Lead poisoning in Nigeria's northern state of Zamfara has sickened about 4,000 children and killed 400 in recent years. On Friday, international medical aid organization Medecins Sans Frontieres (MSF) condemned the Nigerian government for failing to intervene.
The MSF outcry follows a two-day conference that was held in Abuja to address lead poisoning. Nigerian ministers of mines, health and environment were absent from the international event despite having been scheduled to attend, reports Reuters.
This conference that we just spent a lot of money holding, they expressed their support for it, but none of the decision makers actually turned up, said MSF Nigeria head Ivan Gayton. So the opportunity to announce concrete action was to some extent really missed.
The issue of lead poisoning in remote northern areas of Nigeria first came to light two years ago. During that time, an increase in unregulated gold mining in Zamfara State released toxic lead particles into the air, infiltrating homes and public spaces. After 160 children died and others suffered permanent damage to their health, authorities realized the severity of the situation. In the summer of 2010, an international team of medical workers and environmental experts headed into Zamfara to address the problem.
Foreign aid organizations are still the main source of relief for these villages, but they lack the necessary resources to fully eradicate the problem. Efforts to sanitize villages are frequently interrupted by seasonal rains, and villagers' reluctance to change their mining habits often counteracts the efforts of aid workers.
MSF initiatives in Zamfara State are organized according to three pillars: preventative and remedial medical care, cleaning villages to remove harmful residual lead, and encouraging safer mining practices.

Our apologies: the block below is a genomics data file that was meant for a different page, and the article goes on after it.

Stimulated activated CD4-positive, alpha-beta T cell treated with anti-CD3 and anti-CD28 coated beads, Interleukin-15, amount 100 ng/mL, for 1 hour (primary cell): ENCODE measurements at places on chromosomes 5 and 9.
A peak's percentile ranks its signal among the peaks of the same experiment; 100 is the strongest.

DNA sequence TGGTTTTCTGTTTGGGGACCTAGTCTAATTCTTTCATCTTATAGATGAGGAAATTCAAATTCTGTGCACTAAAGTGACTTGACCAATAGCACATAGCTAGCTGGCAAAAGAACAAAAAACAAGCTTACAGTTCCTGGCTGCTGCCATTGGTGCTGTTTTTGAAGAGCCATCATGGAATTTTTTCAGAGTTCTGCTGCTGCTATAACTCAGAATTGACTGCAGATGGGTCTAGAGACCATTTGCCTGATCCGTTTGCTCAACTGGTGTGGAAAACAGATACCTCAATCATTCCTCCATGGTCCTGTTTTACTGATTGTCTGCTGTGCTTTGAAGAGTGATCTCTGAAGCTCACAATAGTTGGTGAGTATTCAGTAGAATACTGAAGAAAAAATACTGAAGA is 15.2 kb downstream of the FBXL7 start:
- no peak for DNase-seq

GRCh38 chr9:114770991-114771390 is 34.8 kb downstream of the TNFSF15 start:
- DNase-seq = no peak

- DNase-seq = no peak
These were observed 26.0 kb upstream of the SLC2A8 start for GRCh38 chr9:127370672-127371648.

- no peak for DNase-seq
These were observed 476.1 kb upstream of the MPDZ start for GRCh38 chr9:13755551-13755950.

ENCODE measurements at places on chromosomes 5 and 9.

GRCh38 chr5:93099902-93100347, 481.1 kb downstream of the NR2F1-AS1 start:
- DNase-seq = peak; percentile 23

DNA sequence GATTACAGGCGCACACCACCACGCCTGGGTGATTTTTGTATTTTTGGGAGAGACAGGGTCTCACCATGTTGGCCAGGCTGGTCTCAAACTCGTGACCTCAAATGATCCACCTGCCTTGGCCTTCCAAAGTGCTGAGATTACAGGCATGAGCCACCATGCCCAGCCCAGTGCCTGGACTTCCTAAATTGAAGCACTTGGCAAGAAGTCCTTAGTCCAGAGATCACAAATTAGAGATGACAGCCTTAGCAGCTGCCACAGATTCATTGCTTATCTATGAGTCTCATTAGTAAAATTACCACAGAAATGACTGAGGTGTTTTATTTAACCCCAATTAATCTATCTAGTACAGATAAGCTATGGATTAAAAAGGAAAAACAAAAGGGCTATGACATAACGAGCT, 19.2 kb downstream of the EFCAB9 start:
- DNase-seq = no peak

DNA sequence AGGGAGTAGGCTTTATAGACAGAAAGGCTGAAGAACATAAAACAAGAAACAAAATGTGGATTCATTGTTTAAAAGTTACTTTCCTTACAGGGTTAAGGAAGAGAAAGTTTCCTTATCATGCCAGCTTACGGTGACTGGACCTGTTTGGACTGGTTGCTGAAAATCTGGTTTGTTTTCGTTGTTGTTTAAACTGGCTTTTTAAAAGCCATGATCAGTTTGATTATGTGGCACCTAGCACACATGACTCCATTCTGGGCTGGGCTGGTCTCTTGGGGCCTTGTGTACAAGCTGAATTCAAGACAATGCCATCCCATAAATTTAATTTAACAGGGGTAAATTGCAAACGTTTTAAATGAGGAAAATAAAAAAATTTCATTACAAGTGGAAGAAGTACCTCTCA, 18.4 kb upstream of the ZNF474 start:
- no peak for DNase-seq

It has been difficult for international workers to discourage villagers from their old mining habits since a price increase made the commodity more valuable in recent years.
This has resulted in a renewed interest in mining in Zamfara state, explains an MSF briefing paper. Usually the health problems associated with artisanal mining are related to mercury and/or cyanide use. In Zamfara, where the gold bearing deposits contain unusually problematic concentrations of lead, these are overwhelmed by the enormous effects of lead poisoning.
Children are especially susceptible to bodily harm. They are closer to the ground and often get dust on their hands, making them more likely to both breathe and ingest toxic particles. Furthermore, they can absorb much higher percentages of the lead they ingest. And since children are in the early stages of physical development, their vital organs are highly vulnerable.
The government's failure to promptly address this problem does nothing to assuage the friction between the Muslim-majority regions of northern Nigeria and the mostly Christian south. Poverty plagues the Muslim villages affected by lead poisoning, which motivates residents to continue mining valuable ore despite its inherent dangers. Meanwhile, the government in Abuja enjoys strong revenues from Nigeria's booming oil sales but has done little to alleviate the health problems associated with local gold mining.
Quite frankly, the decision makers are not here today, said Gayton at the close of the Abuja conference on Thursday. For me, it's a great disappointment.